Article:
Wednesday, July 3, 2013

Change is inevitable

One of the reasons so many guys have argued against sub max training is because they may have gotten strong training in a max effort method their whole training life.  That's awesome.  However most of the time these same guys haven't made progress in years in years.

One of the hardest concepts to accept in your training life, is that what got you to one point, may not be what you need to get to the next level.

"But I got strong like that!"

I understand this.  However, if you're honest with yourself, and very little progress has been seen for months or even years, then it's time to understand that the dragon you are chasing is never going to be caught using that same net.

You're going to need to train sub maximally at times.  Then at other times you are going to need to push for rep PRs.  Then at other times you're going to need to work heavier.  Then other times maybe do bodybuilding work.

You have to keep an open mind about these things and understand that all of these things end up complimenting each other in getting you to the next level of a better, bigger, stronger YOU.

I remember talking to this one dude who balked at my suggestion that he do some bodybuilding because the fact was, his base of actual muscle mass really wasn't very good.  It's been years since we had this talk and his strength really hasn't changed all that much since then.  Meanwhile, I've put in a ton of work to improve muscle mass in between meets, and my rep PR's have been coming left and right for some time now.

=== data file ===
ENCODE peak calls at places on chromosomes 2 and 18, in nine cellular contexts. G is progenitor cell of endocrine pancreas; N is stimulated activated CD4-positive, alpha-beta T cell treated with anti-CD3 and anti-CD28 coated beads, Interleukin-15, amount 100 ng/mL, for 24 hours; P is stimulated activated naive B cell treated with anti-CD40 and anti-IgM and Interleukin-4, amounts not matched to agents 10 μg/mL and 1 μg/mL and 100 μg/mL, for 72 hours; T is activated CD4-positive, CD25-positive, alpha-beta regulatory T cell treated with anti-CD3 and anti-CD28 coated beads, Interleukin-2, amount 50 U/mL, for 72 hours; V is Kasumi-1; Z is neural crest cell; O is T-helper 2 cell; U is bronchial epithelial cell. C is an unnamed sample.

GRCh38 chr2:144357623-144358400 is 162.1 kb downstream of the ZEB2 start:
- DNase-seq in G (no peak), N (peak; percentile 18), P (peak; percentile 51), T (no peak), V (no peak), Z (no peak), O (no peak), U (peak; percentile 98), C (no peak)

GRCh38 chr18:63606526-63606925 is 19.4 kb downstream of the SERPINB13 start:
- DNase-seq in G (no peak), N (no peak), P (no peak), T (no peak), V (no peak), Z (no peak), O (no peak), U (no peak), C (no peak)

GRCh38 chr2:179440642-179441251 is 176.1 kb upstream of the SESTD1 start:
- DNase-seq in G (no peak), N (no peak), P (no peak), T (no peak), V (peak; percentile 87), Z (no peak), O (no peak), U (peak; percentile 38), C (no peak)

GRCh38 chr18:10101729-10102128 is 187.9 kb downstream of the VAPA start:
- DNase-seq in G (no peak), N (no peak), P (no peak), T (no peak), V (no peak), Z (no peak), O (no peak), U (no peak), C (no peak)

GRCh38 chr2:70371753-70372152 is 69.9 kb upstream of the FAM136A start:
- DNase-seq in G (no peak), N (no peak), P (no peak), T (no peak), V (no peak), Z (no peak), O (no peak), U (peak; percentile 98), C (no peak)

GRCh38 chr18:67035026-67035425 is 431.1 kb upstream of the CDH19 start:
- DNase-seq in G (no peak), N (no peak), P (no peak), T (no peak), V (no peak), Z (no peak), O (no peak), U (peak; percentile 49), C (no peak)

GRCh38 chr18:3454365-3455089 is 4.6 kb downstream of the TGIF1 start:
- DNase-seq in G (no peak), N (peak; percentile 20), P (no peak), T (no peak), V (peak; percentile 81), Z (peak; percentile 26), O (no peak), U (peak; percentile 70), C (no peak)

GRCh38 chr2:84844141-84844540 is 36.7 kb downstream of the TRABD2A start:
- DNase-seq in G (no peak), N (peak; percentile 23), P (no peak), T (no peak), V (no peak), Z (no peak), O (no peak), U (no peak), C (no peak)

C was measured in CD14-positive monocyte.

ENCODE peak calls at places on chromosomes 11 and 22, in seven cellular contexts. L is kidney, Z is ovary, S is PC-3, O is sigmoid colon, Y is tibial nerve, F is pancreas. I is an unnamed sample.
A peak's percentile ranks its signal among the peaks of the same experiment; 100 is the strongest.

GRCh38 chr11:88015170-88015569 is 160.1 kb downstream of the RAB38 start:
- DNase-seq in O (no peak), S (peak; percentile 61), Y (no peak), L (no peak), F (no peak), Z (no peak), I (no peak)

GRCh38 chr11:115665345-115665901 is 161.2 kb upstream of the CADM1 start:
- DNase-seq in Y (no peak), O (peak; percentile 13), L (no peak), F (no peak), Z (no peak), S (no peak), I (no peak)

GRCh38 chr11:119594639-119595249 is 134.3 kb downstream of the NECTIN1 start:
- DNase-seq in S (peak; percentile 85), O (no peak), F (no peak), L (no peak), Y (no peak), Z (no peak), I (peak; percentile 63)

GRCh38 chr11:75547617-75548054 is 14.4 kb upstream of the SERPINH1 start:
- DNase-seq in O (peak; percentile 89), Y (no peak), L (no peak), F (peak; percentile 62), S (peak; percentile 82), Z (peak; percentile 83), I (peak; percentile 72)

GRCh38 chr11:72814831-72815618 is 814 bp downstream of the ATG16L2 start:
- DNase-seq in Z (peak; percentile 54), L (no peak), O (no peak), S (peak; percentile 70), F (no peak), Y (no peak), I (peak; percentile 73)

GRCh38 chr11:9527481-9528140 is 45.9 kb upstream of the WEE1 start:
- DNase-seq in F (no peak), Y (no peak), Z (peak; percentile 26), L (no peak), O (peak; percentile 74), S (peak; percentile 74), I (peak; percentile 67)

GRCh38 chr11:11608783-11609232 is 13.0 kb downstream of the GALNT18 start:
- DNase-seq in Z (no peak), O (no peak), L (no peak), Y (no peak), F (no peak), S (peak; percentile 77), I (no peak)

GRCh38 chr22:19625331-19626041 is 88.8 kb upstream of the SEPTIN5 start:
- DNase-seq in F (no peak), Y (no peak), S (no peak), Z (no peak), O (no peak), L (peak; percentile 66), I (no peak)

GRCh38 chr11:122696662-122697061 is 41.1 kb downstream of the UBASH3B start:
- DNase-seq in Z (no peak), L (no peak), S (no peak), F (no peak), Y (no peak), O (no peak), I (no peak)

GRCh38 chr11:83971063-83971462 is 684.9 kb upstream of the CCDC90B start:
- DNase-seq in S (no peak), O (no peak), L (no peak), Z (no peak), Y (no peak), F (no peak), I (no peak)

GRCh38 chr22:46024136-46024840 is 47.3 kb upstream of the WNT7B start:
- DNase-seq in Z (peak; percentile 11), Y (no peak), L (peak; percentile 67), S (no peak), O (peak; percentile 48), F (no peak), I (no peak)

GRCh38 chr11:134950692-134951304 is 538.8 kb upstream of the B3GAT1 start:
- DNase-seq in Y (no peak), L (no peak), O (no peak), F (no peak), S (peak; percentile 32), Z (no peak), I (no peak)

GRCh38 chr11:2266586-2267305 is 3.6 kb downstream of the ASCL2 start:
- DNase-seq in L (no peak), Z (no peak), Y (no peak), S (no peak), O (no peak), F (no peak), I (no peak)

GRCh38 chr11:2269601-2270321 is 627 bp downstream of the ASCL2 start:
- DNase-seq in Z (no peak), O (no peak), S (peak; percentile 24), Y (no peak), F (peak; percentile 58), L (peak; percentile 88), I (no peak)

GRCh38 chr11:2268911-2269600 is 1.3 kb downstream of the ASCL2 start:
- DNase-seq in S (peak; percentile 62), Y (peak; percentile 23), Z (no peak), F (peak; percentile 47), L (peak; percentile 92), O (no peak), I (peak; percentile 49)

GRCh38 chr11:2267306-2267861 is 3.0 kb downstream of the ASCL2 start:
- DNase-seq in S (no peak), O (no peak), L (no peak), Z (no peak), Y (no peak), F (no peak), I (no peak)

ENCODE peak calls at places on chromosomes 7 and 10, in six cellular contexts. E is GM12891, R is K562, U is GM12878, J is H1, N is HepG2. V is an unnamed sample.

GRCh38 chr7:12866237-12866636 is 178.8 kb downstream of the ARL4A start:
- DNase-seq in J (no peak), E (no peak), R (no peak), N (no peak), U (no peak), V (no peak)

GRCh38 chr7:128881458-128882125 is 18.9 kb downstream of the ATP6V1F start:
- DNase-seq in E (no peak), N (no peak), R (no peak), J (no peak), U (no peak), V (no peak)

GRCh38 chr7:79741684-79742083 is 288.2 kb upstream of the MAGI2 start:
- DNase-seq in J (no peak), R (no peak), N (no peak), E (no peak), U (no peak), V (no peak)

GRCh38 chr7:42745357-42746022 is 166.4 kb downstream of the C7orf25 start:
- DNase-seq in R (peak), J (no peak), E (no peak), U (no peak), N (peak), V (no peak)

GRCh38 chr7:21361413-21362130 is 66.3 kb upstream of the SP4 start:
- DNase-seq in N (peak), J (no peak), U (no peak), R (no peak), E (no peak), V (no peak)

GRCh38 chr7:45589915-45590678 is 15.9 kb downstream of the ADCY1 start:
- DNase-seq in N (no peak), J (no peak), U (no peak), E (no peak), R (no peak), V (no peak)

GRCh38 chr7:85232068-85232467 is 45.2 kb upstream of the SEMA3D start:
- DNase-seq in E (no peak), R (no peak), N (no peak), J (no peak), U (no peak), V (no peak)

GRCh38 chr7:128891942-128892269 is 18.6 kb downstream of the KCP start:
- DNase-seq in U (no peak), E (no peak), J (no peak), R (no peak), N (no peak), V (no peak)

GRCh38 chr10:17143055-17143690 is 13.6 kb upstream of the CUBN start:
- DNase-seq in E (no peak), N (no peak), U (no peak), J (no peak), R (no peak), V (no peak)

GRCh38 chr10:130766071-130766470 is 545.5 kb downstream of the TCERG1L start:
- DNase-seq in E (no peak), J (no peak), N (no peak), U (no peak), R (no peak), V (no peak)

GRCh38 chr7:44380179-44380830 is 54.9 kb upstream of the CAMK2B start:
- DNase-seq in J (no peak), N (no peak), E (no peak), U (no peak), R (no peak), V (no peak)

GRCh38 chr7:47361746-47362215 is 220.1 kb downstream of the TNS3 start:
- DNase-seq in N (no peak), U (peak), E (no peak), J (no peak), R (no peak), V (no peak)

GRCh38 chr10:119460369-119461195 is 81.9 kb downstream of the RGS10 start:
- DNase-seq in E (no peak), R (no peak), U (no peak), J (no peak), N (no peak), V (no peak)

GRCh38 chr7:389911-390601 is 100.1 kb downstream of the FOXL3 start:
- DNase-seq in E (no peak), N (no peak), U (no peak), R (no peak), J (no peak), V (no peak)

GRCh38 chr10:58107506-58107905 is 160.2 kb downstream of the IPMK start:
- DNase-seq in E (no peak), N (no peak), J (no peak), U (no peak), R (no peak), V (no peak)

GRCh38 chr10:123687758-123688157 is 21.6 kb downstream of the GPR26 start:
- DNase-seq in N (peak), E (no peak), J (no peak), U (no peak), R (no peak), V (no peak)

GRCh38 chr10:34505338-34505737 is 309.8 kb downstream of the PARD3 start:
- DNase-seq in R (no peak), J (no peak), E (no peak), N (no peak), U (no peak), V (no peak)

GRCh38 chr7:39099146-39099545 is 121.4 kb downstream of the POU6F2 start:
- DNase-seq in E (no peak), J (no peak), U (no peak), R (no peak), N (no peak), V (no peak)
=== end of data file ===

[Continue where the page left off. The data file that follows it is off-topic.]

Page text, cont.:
I credit that to moving back and forth from doing sub max basebuilding work, and chasing rep PR's with the big-15 model, 350 method, 100 rep work, so forth and so on.

Dave Tate recently wrote that guys ask how to get big and strong, and that the best way to do that, is to focus on one or the other and chase that one thing very hard.  Trying to do both at the same time can be a bit of a wash because the results will end up landing you somewhere in the middle.  I've heard the arguments of "well you can do low heavy work on your main stuff, then do bodybuilding for your assistance."

I've been down that road, and I'm sorry but it just doesn't work as well as training for a single specific purpose.  If you need to gain muscle, train for it.  Don't keep trying to improve your best double or triple in something.  Put your energy into big reps on the big lifts.

You also need to get your head into the fact that you need to get stronger on other big lifts, and stop doing so many "supplement" movements that are fucking easy.

All the god damn band pull aparts in the world aren't going to build you a big ass back.  If you're suffering from quad deficiency syndrome, then you may have to venture outside of doing some triples on the squat and put in some time with 15-20 rep sets, front squats, hacks, etc. You can only skirt around the issue for so long until you need to work up the courage to ask that pretty girl to dance.

Once you get bigger, you can then transition into getting back to improving movements.  The same holds true for guys that want to get bigger, but haven't gained any size for a while.  You may need to shift gears and train for strength for a while, so that way you can eventually transition back to reps, and hit heavier weights for more reps than what you are capable of now.

Once people get a bit of success they tend to think that's the be all end all of training programs and have trouble making adjustments because they can't get their head around the fact that the body will eventually catch up to what you are doing, and you need to shift gears.  At least for a while.  You don't have to completely abandon something that worked for you.  You just may need to set it aside for later when it will become more useful again.

1 comment:

  1. I guess when Sam Byrd doesn't squat more than 425 in training, if that is indeed true, sub max begins to look like a really good idea